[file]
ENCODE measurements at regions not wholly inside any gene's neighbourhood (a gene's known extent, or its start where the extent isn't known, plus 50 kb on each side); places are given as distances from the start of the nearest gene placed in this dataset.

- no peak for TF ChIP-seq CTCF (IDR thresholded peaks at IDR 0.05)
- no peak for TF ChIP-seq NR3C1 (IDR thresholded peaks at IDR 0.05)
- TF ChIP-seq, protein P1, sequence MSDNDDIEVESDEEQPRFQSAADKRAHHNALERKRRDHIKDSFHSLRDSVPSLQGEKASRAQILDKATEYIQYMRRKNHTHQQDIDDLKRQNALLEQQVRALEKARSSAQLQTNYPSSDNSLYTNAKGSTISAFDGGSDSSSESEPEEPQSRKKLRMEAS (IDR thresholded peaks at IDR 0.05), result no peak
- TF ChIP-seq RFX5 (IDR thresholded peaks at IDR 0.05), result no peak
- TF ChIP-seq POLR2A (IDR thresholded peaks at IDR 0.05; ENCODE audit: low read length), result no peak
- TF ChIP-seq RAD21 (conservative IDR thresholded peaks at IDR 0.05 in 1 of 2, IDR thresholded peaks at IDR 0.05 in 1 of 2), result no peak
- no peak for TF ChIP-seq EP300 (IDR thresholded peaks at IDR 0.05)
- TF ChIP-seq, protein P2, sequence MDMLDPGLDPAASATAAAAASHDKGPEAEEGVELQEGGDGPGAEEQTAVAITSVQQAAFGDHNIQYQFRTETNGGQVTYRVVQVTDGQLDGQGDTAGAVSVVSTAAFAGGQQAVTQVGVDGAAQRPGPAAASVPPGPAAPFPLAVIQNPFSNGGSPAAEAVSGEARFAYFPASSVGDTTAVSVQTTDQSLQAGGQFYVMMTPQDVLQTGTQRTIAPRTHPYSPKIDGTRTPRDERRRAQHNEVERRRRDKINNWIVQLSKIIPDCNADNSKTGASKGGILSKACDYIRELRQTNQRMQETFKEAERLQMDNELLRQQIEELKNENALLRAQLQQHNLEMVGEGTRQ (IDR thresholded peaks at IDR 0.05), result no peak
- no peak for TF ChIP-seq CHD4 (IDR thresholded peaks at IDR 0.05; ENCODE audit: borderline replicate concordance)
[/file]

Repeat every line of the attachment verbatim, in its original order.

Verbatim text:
ENCODE measurements at regions not wholly inside any gene's neighbourhood (a gene's known extent, or its start where the extent isn't known, plus 50 kb on each side); places are given as distances from the start of the nearest gene placed in this dataset.

- no peak for TF ChIP-seq CTCF (IDR thresholded peaks at IDR 0.05)
- no peak for TF ChIP-seq NR3C1 (IDR thresholded peaks at IDR 0.05)
- TF ChIP-seq, protein P1, sequence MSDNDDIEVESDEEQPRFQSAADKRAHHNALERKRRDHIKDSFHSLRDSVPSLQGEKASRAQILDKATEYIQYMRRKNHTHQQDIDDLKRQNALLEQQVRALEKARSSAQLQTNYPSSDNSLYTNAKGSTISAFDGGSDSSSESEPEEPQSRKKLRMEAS (IDR thresholded peaks at IDR 0.05), result no peak
- TF ChIP-seq RFX5 (IDR thresholded peaks at IDR 0.05), result no peak
- TF ChIP-seq POLR2A (IDR thresholded peaks at IDR 0.05; ENCODE audit: low read length), result no peak
- TF ChIP-seq RAD21 (conservative IDR thresholded peaks at IDR 0.05 in 1 of 2, IDR thresholded peaks at IDR 0.05 in 1 of 2), result no peak
- no peak for TF ChIP-seq EP300 (IDR thresholded peaks at IDR 0.05)
- TF ChIP-seq, protein P2, sequence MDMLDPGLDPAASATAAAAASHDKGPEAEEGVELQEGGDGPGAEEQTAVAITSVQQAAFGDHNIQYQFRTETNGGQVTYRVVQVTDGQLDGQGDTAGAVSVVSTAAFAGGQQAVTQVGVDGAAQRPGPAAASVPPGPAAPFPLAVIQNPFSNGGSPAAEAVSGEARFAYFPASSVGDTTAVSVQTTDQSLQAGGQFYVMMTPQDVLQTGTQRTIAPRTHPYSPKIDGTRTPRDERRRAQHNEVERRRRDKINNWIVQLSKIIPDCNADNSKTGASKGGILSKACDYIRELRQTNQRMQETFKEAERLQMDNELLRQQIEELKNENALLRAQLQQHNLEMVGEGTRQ (IDR thresholded peaks at IDR 0.05), result no peak
- no peak for TF ChIP-seq CHD4 (IDR thresholded peaks at IDR 0.05; ENCODE audit: borderline replicate concordance)